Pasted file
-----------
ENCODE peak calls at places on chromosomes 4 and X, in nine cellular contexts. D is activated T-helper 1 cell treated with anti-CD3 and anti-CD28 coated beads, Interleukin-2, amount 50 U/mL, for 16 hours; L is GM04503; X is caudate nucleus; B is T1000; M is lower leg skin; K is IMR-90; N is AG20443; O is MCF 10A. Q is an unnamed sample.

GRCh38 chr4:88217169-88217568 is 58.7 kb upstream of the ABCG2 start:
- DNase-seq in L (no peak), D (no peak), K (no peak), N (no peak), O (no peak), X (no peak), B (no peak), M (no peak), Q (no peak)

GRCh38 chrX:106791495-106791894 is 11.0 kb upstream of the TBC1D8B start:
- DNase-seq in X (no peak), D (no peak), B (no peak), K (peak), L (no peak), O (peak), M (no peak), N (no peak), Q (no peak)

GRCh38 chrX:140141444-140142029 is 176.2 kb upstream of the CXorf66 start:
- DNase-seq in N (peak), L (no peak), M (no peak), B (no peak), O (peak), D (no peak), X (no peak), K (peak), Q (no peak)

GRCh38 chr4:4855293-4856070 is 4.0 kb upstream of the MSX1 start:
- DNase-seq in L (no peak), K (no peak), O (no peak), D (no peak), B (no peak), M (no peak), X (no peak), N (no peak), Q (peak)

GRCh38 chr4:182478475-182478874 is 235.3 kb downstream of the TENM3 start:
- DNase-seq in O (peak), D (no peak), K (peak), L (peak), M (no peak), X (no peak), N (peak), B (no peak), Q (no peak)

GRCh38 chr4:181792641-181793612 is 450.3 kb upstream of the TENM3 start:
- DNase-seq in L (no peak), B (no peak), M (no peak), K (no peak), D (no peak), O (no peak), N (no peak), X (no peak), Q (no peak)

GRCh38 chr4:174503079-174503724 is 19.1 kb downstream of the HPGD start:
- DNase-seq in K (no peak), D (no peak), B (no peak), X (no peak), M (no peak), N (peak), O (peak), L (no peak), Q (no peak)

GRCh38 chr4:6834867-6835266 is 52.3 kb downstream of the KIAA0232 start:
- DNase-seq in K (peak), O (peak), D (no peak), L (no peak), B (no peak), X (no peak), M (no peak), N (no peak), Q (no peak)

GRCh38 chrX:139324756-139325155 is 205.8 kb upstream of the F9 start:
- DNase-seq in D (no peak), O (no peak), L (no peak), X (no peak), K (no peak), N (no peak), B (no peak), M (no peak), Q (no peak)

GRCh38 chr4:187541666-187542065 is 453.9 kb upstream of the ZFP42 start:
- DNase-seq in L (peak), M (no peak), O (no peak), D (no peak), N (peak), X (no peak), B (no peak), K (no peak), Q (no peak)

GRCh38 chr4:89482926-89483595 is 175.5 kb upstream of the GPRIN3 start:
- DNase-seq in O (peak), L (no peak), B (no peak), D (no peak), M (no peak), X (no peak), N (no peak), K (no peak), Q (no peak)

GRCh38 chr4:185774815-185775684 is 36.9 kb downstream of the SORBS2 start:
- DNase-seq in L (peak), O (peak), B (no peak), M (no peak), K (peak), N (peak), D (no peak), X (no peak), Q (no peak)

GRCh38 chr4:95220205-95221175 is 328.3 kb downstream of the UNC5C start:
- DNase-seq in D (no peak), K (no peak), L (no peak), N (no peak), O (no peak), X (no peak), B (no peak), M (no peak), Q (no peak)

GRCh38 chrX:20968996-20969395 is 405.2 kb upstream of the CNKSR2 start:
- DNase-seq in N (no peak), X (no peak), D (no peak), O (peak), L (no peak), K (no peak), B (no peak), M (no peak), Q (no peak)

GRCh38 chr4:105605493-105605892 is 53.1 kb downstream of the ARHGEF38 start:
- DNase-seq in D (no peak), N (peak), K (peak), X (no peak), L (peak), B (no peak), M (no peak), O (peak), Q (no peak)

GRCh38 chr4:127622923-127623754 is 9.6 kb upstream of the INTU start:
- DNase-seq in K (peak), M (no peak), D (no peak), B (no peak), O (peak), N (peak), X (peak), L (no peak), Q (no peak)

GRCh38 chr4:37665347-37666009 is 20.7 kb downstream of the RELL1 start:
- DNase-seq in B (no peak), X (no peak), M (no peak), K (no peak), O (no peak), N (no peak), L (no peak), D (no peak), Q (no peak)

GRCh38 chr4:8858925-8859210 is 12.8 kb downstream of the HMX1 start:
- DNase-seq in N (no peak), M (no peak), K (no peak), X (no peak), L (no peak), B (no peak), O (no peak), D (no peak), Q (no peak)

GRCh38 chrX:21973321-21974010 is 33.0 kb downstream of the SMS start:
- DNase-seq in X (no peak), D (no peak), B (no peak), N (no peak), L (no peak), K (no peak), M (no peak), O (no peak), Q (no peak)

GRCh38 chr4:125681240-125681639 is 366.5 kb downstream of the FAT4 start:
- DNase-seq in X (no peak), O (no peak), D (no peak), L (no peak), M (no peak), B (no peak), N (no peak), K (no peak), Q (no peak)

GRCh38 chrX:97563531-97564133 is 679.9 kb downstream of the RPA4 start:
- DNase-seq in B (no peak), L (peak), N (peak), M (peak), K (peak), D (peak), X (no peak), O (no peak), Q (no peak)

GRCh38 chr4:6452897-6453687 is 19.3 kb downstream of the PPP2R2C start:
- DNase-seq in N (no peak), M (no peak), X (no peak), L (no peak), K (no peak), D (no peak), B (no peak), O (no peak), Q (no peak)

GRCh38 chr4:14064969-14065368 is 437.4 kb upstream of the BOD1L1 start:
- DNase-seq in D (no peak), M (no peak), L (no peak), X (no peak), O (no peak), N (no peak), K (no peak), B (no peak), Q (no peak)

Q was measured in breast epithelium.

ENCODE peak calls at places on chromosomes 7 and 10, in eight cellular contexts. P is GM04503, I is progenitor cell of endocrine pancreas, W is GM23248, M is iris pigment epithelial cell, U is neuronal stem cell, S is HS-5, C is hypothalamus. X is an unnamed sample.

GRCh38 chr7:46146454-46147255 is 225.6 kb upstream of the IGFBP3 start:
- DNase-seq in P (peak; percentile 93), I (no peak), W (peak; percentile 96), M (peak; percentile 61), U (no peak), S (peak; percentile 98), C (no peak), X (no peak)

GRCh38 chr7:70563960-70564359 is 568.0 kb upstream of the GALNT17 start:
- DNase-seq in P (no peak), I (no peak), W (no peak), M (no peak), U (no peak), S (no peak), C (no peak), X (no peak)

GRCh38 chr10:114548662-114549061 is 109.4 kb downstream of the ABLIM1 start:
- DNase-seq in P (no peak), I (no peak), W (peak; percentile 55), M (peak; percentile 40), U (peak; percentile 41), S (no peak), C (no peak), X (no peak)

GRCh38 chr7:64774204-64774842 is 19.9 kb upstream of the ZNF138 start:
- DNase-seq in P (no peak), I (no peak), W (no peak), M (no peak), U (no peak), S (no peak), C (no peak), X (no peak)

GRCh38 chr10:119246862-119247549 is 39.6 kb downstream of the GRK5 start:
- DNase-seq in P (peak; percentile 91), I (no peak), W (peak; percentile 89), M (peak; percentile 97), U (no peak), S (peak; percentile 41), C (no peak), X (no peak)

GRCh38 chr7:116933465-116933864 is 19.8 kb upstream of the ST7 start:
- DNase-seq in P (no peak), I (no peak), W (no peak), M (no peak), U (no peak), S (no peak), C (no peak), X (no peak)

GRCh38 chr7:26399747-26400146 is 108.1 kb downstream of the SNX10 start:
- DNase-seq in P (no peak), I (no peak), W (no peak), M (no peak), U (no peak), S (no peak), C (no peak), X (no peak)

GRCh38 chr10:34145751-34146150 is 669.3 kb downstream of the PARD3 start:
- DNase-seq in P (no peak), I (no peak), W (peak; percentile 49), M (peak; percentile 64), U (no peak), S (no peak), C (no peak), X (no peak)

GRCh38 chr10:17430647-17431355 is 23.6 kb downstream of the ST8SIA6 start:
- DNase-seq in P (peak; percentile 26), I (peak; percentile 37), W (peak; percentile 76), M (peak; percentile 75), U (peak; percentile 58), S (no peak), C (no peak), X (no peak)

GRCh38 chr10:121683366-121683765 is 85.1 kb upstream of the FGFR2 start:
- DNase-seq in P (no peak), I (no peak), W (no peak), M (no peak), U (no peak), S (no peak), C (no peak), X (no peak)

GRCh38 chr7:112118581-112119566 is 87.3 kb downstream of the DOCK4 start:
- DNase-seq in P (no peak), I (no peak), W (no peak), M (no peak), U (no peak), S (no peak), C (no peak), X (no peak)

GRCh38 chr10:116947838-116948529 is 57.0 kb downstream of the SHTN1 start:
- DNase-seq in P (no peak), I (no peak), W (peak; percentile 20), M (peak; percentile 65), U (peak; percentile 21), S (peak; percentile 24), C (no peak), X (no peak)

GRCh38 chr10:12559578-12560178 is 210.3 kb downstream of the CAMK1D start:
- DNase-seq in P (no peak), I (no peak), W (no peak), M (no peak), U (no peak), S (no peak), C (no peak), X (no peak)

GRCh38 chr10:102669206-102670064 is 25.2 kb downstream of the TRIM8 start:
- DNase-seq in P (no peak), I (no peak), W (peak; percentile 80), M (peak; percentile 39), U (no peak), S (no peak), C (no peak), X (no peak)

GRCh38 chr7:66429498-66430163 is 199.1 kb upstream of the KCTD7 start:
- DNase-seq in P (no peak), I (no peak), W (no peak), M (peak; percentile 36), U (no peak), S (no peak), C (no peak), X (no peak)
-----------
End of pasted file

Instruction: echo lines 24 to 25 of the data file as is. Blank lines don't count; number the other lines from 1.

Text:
GRCh38 chr4:185774815-185775684 is 36.9 kb downstream of the SORBS2 start:
- DNase-seq in L (peak), O (peak), B (no peak), M (no peak), K (peak), N (peak), D (no peak), X (no peak), Q (no peak)